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Why isn't there a buffer on an oscilloscope?

  1. Nov 25, 2016 #1
    Today in my eletronics class, we were introduced to the amp op concept. After going through some fundamentals, the teacher challanged us to find v0 of a simple circuit with a battery and two resistances of 1M ohm each(v0 is in between these resistances). Afterwards he asked us if this same value would be correctly read by an oscilloscope. The answer would be no because of the internal resistance of the oscilloscope (1M ohm) that would then be parallel with one of the resistances from the circuit.
    One of my classmates then asked why wasn't there a buffer incorporated on the oscilloscope.

    I went home and looked out what a buffer would do and realized that my classmate's question made a lot of sense. I tried to look up if buffer was high energy consuming or if it could short circuit both the oscilloscope and our circuit but with no success. Or maybe sometimes we want to module our wave through some options from the oscilloscope itself and using a buffer might complicate that. So my question is: why is this?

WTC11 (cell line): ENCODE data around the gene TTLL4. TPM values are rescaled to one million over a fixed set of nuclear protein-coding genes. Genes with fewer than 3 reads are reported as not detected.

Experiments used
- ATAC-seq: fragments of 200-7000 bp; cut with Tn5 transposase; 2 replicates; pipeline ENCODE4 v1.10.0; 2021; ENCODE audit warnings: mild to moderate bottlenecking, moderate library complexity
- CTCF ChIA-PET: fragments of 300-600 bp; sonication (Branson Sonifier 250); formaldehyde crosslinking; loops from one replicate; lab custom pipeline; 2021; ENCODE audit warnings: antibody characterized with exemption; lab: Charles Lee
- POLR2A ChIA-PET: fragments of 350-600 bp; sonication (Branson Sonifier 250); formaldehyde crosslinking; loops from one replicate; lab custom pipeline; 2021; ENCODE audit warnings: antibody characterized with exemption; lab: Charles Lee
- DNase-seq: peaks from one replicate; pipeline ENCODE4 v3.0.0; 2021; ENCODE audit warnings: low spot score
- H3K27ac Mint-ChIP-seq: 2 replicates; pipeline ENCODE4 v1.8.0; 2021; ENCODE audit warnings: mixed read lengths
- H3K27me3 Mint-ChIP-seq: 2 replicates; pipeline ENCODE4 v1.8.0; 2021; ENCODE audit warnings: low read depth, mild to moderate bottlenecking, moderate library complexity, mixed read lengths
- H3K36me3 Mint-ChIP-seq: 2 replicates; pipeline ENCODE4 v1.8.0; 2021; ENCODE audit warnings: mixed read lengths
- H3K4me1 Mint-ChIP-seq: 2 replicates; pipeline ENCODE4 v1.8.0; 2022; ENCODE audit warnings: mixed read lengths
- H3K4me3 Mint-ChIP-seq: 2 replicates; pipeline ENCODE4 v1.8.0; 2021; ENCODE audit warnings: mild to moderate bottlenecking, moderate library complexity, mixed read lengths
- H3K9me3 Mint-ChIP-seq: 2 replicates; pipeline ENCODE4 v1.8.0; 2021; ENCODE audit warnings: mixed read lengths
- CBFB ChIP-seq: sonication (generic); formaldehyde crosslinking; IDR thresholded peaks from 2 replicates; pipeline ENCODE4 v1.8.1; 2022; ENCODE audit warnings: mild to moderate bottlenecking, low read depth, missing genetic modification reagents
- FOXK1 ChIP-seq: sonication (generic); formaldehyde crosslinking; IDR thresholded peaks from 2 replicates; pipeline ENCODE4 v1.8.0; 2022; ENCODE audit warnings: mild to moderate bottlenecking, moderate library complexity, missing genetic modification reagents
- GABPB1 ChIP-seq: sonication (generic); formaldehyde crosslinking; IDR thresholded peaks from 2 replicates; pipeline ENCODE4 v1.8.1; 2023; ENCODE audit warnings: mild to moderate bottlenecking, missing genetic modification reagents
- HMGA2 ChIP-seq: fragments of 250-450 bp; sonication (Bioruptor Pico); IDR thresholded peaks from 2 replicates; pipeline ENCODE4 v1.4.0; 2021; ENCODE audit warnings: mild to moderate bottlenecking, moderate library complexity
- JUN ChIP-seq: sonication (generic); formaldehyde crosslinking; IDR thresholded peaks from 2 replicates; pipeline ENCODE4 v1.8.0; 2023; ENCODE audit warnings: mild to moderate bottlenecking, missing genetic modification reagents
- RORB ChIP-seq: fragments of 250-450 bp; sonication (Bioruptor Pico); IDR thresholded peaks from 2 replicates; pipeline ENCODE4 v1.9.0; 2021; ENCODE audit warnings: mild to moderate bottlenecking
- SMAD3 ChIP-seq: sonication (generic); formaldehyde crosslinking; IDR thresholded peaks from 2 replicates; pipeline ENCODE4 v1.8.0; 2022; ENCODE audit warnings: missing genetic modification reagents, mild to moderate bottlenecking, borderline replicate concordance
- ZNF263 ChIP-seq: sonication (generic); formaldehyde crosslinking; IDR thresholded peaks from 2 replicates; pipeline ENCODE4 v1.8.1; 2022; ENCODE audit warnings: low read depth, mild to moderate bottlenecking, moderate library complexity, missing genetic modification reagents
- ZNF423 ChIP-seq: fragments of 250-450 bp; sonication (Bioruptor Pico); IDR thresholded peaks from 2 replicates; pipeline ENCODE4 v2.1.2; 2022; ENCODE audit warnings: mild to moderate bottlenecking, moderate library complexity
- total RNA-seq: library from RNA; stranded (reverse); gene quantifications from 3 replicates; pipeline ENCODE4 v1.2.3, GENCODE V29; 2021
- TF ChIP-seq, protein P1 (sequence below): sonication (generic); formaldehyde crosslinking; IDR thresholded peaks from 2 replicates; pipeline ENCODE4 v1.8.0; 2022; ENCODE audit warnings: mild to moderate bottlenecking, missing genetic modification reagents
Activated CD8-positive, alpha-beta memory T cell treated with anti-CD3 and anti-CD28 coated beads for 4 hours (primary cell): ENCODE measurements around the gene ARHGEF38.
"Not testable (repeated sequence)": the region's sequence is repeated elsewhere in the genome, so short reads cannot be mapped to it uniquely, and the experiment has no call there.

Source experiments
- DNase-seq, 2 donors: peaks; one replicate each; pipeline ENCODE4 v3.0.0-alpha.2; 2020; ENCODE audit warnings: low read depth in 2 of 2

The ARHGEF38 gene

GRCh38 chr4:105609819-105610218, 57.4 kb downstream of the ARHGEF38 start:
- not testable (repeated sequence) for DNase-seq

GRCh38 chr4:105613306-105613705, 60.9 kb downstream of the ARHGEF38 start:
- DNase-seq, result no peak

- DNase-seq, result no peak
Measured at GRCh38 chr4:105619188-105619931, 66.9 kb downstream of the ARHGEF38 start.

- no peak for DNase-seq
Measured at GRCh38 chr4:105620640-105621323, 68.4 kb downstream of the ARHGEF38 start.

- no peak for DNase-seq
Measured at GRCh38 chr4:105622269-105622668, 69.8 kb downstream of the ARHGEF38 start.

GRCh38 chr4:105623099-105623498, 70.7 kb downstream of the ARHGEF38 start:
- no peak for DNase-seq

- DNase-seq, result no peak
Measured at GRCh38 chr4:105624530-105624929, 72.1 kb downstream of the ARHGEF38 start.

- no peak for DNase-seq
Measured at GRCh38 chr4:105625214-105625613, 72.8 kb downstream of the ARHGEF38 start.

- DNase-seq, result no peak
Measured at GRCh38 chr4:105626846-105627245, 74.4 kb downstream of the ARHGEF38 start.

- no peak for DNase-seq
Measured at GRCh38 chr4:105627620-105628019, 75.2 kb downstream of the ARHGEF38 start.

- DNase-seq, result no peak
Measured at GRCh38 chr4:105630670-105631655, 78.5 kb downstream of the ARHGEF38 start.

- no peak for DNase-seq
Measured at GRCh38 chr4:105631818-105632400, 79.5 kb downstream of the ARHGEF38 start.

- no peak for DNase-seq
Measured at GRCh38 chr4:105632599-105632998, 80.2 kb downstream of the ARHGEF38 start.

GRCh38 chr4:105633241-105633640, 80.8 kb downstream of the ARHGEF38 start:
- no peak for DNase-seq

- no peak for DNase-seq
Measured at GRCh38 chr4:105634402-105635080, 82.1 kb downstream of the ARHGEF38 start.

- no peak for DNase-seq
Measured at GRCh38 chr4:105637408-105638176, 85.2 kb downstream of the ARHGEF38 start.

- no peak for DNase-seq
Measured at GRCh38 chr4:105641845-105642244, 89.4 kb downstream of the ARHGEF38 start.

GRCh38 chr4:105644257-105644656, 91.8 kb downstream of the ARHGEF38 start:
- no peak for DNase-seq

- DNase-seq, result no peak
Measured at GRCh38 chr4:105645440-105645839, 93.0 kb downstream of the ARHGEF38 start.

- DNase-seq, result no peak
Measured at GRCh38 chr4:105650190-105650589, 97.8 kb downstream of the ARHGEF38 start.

2. jcsd
  3. Nov 25, 2016 #2


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    Staff: Mentor

    A typical 'scope probe has a 10:1 input impedance ratio, so you get a 10MOhm input impedance into the 1MOhm 'scope input.

    There are reasons for not going to higher impedances, mainly noise pickup and reduced robustness. Some FET input probes have higher input impedance, but are very susceptible to damage by ESD. There are also some 100:1 'scope probes that I've used when I needed a higher input impedance, but they have reduced bandwidth, generally.
  4. Nov 25, 2016 #3


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    Science Advisor

    The standard 1 megohm input resistance of an oscilloscope permits series resistors to be used as attenuators for higher voltages. A standard 10:1 probe adds 9 megohm in series, EHT probes add 99 megohms or more to give 100:1 ranges.

    Resistors over about 100k should not be used without protection from environmental contamination because unpredictable surface leakage currents may dominate the circuit. Most circuits have a much lower impedance than 1 megohm, hence it is rare that an oscilloscope needs a high impedance probe.

    External high impedance probes and buffers or “electrometer amplifiers” are available. They need a power supply and so are usually only used on signals having voltages less than about 15 volts. They may have input currents equivalent to a 10G or 100G equivalent input resistance, but obviously cannot be used with series attenuator resistors or poorly insulated standard oscilloscope probes.
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